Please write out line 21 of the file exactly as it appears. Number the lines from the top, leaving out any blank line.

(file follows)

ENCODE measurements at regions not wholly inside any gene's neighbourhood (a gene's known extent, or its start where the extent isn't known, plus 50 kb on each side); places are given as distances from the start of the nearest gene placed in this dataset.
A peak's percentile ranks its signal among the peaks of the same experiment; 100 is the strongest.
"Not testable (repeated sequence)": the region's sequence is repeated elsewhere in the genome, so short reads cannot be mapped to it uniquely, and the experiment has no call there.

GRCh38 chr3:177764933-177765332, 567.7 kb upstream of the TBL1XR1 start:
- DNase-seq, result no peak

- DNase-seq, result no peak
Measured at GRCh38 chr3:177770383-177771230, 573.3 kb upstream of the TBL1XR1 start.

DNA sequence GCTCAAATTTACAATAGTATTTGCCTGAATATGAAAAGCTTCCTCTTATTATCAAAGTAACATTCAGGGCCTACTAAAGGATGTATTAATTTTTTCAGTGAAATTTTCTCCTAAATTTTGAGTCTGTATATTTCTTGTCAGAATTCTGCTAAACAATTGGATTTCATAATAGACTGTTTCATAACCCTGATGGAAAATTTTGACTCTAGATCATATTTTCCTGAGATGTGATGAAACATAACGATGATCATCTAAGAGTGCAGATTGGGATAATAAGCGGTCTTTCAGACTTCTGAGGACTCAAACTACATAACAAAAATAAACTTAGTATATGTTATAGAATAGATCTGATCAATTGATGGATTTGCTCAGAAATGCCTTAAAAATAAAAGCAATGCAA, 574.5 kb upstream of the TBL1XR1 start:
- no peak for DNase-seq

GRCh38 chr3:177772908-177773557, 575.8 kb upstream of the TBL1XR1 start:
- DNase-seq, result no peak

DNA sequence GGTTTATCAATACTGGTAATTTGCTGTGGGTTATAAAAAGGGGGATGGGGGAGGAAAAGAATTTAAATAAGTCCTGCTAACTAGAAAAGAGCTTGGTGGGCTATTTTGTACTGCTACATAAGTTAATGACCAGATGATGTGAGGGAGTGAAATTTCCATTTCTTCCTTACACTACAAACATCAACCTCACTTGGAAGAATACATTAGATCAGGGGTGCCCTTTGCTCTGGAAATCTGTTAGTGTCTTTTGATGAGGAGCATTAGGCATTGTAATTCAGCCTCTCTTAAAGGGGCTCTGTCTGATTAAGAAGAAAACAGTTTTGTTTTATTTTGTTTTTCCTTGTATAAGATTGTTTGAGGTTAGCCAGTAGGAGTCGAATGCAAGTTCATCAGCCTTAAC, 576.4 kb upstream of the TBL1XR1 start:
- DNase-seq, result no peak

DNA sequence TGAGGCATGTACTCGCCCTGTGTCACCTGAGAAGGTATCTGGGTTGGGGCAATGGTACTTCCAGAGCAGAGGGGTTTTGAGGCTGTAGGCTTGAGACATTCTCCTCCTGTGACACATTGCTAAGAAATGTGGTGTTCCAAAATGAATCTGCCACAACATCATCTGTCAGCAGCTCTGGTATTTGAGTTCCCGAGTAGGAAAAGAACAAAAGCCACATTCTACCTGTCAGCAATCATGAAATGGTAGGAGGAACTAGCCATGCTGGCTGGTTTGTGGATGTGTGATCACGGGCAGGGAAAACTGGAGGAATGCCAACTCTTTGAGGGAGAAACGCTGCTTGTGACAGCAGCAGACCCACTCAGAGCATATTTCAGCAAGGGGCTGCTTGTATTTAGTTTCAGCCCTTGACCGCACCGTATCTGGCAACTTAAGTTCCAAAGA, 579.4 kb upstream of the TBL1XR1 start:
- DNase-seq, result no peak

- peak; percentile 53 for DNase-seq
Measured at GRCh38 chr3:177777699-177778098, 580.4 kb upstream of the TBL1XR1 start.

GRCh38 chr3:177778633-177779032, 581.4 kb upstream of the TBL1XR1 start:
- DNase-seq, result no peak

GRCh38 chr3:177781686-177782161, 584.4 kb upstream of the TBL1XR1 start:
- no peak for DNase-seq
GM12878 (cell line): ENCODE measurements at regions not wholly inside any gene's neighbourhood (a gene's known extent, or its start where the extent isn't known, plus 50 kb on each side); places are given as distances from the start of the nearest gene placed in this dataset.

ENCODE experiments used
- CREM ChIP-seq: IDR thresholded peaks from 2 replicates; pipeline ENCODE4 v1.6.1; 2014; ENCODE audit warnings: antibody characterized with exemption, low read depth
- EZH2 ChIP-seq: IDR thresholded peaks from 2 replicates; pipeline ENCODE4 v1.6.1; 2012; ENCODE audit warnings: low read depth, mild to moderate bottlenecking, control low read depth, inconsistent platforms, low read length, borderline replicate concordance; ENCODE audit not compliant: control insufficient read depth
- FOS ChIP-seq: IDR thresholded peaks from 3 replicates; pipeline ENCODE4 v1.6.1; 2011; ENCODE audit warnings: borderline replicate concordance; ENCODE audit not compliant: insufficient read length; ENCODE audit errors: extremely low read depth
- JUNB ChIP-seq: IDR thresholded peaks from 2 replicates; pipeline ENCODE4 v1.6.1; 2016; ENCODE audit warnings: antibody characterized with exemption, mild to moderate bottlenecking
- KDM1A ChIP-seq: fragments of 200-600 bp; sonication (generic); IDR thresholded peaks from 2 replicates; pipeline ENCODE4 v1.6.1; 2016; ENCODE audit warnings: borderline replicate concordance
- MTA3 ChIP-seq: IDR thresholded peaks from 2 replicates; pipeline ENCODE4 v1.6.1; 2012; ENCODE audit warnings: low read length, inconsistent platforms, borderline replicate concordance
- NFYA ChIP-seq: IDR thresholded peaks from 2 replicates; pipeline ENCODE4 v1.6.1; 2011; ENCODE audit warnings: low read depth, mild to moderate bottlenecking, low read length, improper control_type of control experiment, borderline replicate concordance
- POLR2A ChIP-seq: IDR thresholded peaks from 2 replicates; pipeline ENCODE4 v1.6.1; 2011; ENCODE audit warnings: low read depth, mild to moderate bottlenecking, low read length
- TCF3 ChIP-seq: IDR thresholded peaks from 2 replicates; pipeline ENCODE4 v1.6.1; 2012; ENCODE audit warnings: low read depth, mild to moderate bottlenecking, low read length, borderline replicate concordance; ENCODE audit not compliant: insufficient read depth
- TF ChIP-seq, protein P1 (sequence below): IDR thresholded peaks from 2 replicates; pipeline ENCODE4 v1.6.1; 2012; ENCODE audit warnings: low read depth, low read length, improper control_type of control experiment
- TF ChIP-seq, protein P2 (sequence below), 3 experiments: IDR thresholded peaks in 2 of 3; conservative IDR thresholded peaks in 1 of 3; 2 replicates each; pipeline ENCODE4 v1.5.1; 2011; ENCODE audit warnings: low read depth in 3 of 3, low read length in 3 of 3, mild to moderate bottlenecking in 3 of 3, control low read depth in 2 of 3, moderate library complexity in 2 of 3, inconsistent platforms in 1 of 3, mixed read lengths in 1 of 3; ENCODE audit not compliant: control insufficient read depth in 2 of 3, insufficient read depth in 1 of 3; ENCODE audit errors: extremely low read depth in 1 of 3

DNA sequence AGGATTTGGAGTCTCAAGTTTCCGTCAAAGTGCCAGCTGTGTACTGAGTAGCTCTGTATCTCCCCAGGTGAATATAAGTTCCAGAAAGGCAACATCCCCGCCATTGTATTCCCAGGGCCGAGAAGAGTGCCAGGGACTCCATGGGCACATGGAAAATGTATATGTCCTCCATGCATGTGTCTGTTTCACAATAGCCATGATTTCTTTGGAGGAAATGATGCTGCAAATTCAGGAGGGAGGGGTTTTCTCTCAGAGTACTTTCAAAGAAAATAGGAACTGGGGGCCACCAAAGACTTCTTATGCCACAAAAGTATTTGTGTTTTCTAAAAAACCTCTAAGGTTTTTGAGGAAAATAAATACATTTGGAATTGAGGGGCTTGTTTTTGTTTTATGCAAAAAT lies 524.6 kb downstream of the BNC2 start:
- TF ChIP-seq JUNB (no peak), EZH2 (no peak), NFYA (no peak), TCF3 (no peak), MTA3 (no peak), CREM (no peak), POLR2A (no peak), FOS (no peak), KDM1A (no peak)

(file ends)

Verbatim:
- no peak for DNase-seq